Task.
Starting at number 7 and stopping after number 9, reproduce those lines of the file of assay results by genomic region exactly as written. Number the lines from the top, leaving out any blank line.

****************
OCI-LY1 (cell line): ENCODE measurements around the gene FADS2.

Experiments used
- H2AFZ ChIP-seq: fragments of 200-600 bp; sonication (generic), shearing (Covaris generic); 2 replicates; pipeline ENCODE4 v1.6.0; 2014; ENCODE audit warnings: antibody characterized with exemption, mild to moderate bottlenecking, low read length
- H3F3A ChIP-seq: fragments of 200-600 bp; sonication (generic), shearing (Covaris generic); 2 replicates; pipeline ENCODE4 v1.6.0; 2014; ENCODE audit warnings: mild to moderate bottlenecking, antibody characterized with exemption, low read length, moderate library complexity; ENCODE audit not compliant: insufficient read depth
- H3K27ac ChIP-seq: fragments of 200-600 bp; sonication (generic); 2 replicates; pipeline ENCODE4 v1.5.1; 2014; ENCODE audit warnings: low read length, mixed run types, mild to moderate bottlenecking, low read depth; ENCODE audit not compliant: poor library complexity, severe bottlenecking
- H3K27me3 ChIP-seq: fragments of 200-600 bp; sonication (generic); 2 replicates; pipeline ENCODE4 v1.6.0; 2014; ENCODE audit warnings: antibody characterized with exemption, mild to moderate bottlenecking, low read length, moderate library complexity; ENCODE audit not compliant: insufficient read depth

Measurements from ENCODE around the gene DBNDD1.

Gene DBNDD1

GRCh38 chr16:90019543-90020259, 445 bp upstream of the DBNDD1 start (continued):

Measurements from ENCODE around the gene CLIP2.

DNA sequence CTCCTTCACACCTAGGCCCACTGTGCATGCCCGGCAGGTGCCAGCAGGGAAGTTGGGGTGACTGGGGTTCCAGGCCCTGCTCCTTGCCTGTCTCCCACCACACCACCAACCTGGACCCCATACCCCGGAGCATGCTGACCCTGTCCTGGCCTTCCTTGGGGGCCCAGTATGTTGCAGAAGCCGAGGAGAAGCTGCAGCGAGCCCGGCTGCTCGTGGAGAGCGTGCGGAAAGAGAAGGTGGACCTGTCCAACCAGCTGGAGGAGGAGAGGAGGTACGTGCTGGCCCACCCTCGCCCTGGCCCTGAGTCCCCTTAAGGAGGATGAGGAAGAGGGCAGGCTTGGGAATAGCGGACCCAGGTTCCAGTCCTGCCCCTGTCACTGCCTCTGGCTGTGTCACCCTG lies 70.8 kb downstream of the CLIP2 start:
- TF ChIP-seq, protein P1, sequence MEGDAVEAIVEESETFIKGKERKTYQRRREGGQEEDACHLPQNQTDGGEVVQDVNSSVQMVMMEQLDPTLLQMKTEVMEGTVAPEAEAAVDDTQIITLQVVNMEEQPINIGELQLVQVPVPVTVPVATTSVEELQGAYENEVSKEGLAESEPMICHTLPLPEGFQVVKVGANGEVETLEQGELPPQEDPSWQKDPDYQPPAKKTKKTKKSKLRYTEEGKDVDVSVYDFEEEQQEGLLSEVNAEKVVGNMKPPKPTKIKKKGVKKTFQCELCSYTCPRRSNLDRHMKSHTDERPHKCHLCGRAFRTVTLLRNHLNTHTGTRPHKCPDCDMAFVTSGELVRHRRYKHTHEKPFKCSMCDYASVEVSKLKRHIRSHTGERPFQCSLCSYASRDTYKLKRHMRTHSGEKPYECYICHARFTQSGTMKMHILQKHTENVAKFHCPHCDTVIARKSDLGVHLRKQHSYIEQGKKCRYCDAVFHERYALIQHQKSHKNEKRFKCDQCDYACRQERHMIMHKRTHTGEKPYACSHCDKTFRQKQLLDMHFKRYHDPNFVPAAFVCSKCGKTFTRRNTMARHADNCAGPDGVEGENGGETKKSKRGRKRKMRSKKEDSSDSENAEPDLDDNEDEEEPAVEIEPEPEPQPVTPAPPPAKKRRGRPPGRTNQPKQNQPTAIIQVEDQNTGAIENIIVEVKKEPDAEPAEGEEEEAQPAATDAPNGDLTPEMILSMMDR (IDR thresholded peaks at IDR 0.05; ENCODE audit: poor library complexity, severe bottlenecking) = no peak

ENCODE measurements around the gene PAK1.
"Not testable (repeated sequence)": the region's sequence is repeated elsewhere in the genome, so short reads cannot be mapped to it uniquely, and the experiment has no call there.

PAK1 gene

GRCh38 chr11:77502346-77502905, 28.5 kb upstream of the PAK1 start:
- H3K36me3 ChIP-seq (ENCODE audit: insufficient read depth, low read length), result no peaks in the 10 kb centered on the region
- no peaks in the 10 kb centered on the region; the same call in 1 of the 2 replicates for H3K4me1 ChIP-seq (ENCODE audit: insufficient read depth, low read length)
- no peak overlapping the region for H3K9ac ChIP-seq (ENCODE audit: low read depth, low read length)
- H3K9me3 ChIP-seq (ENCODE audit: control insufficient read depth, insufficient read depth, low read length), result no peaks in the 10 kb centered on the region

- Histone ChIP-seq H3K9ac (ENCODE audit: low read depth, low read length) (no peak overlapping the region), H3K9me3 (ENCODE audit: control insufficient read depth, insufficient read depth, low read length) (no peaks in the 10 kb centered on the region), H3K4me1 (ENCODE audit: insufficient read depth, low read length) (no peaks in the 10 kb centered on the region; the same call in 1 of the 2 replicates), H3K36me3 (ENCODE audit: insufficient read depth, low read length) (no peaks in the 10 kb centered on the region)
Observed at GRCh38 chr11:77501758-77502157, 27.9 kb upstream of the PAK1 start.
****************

Measurements from ENCODE around the gene DBNDD1.

Gene DBNDD1

GRCh38 chr16:90019543-90020259, 445 bp upstream of the DBNDD1 start (continued):